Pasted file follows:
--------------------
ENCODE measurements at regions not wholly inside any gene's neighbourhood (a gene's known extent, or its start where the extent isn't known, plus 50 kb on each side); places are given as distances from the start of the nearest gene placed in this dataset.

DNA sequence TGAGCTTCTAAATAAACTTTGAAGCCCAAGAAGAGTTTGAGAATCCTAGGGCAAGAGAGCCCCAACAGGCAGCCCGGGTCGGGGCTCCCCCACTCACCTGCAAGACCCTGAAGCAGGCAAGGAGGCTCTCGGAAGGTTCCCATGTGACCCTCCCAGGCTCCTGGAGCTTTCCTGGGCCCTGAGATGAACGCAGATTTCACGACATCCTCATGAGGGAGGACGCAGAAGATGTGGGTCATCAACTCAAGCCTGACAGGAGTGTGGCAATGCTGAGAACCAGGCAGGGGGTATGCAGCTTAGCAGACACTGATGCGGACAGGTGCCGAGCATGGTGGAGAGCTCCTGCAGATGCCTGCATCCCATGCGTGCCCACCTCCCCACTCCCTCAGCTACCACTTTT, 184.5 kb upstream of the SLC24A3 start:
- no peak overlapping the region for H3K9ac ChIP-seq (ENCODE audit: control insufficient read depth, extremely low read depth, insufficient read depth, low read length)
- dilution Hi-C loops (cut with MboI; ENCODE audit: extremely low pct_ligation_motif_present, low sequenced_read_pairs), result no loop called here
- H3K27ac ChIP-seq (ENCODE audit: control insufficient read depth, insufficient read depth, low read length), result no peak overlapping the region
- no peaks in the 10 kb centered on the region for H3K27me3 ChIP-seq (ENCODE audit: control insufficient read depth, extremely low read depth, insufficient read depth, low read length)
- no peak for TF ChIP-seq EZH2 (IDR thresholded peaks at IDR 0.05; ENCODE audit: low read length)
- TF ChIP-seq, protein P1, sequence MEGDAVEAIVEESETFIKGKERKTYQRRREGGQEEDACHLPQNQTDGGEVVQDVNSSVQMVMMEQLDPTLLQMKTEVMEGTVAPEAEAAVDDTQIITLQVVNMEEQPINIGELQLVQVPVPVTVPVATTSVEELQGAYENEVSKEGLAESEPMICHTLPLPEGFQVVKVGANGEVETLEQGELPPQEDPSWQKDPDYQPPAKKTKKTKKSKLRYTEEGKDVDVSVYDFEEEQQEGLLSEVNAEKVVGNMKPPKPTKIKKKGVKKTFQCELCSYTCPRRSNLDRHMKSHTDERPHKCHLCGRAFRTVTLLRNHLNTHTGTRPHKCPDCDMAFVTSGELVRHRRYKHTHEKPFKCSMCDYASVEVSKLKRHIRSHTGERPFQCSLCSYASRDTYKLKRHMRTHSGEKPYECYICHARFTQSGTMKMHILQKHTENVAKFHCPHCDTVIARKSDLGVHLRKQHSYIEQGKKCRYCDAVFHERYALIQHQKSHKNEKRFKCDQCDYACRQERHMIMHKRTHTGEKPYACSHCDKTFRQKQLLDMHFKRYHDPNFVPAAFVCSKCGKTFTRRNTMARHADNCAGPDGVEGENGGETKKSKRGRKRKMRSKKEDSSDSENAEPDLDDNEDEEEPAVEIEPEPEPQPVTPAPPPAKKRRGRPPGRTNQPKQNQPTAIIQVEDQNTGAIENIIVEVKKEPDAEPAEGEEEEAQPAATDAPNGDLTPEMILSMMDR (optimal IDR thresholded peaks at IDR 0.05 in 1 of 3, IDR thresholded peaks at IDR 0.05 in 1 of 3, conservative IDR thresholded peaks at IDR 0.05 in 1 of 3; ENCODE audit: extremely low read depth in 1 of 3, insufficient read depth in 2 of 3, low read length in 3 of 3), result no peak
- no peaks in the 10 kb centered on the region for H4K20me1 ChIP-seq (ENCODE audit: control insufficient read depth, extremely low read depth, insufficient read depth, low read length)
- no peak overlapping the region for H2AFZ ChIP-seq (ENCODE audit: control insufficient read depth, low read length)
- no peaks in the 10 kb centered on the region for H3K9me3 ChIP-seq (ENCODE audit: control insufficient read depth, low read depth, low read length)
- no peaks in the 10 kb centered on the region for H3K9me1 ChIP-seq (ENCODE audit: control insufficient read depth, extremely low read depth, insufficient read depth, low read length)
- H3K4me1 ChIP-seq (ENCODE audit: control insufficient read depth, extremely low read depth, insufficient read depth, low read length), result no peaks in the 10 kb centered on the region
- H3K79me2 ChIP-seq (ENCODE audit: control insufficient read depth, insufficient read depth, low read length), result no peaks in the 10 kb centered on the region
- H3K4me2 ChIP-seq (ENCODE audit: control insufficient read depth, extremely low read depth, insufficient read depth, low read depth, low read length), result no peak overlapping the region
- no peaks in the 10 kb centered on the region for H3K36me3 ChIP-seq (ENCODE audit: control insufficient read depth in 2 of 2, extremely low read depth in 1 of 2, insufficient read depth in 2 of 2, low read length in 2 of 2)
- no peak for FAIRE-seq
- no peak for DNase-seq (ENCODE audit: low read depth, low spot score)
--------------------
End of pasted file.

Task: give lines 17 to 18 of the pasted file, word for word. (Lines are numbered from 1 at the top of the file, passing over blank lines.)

- no peak for FAIRE-seq
- no peak for DNase-seq (ENCODE audit: low read depth, low spot score)